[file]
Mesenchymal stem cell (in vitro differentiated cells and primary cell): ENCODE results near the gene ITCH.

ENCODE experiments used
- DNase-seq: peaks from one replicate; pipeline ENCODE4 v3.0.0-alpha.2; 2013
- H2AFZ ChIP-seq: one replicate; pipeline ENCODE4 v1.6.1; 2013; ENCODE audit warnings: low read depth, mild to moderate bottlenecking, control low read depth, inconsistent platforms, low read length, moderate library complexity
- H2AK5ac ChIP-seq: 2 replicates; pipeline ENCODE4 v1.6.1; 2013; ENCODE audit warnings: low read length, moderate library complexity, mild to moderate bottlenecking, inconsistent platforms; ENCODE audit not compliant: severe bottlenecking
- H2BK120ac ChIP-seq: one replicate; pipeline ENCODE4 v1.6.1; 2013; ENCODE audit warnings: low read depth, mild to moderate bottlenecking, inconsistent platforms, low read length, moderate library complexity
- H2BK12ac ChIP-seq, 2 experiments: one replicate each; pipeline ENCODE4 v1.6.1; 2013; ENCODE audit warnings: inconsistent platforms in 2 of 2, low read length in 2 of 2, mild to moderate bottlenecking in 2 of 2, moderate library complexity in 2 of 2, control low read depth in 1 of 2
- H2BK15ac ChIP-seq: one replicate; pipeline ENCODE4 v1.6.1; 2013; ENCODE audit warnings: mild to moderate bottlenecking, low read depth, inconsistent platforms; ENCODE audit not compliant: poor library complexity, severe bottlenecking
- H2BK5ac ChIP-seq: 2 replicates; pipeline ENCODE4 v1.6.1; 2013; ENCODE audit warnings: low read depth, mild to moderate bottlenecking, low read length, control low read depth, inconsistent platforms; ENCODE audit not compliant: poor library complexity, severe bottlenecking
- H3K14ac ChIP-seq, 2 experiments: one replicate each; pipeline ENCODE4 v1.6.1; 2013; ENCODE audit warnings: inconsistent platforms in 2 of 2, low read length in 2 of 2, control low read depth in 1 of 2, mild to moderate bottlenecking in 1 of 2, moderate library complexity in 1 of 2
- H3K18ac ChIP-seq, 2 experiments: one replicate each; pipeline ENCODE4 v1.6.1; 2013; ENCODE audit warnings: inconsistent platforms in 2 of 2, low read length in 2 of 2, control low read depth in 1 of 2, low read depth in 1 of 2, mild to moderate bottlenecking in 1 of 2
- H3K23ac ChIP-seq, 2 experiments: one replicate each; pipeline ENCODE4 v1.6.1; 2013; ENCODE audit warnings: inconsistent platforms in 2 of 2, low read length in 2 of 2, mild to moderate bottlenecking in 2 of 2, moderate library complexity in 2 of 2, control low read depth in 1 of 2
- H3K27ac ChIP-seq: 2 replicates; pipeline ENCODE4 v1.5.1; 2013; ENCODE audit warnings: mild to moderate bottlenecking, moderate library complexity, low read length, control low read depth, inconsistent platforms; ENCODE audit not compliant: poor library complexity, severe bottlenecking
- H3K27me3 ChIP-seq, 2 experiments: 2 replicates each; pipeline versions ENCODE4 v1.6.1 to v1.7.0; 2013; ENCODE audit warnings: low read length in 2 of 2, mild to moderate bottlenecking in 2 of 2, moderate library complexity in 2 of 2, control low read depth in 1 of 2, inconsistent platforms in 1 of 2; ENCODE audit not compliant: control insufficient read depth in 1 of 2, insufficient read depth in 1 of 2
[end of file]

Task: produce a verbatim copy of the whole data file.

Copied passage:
Mesenchymal stem cell (in vitro differentiated cells and primary cell): ENCODE results near the gene ITCH.

ENCODE experiments used
- DNase-seq: peaks from one replicate; pipeline ENCODE4 v3.0.0-alpha.2; 2013
- H2AFZ ChIP-seq: one replicate; pipeline ENCODE4 v1.6.1; 2013; ENCODE audit warnings: low read depth, mild to moderate bottlenecking, control low read depth, inconsistent platforms, low read length, moderate library complexity
- H2AK5ac ChIP-seq: 2 replicates; pipeline ENCODE4 v1.6.1; 2013; ENCODE audit warnings: low read length, moderate library complexity, mild to moderate bottlenecking, inconsistent platforms; ENCODE audit not compliant: severe bottlenecking
- H2BK120ac ChIP-seq: one replicate; pipeline ENCODE4 v1.6.1; 2013; ENCODE audit warnings: low read depth, mild to moderate bottlenecking, inconsistent platforms, low read length, moderate library complexity
- H2BK12ac ChIP-seq, 2 experiments: one replicate each; pipeline ENCODE4 v1.6.1; 2013; ENCODE audit warnings: inconsistent platforms in 2 of 2, low read length in 2 of 2, mild to moderate bottlenecking in 2 of 2, moderate library complexity in 2 of 2, control low read depth in 1 of 2
- H2BK15ac ChIP-seq: one replicate; pipeline ENCODE4 v1.6.1; 2013; ENCODE audit warnings: mild to moderate bottlenecking, low read depth, inconsistent platforms; ENCODE audit not compliant: poor library complexity, severe bottlenecking
- H2BK5ac ChIP-seq: 2 replicates; pipeline ENCODE4 v1.6.1; 2013; ENCODE audit warnings: low read depth, mild to moderate bottlenecking, low read length, control low read depth, inconsistent platforms; ENCODE audit not compliant: poor library complexity, severe bottlenecking
- H3K14ac ChIP-seq, 2 experiments: one replicate each; pipeline ENCODE4 v1.6.1; 2013; ENCODE audit warnings: inconsistent platforms in 2 of 2, low read length in 2 of 2, control low read depth in 1 of 2, mild to moderate bottlenecking in 1 of 2, moderate library complexity in 1 of 2
- H3K18ac ChIP-seq, 2 experiments: one replicate each; pipeline ENCODE4 v1.6.1; 2013; ENCODE audit warnings: inconsistent platforms in 2 of 2, low read length in 2 of 2, control low read depth in 1 of 2, low read depth in 1 of 2, mild to moderate bottlenecking in 1 of 2
- H3K23ac ChIP-seq, 2 experiments: one replicate each; pipeline ENCODE4 v1.6.1; 2013; ENCODE audit warnings: inconsistent platforms in 2 of 2, low read length in 2 of 2, mild to moderate bottlenecking in 2 of 2, moderate library complexity in 2 of 2, control low read depth in 1 of 2
- H3K27ac ChIP-seq: 2 replicates; pipeline ENCODE4 v1.5.1; 2013; ENCODE audit warnings: mild to moderate bottlenecking, moderate library complexity, low read length, control low read depth, inconsistent platforms; ENCODE audit not compliant: poor library complexity, severe bottlenecking
- H3K27me3 ChIP-seq, 2 experiments: 2 replicates each; pipeline versions ENCODE4 v1.6.1 to v1.7.0; 2013; ENCODE audit warnings: low read length in 2 of 2, mild to moderate bottlenecking in 2 of 2, moderate library complexity in 2 of 2, control low read depth in 1 of 2, inconsistent platforms in 1 of 2; ENCODE audit not compliant: control insufficient read depth in 1 of 2, insufficient read depth in 1 of 2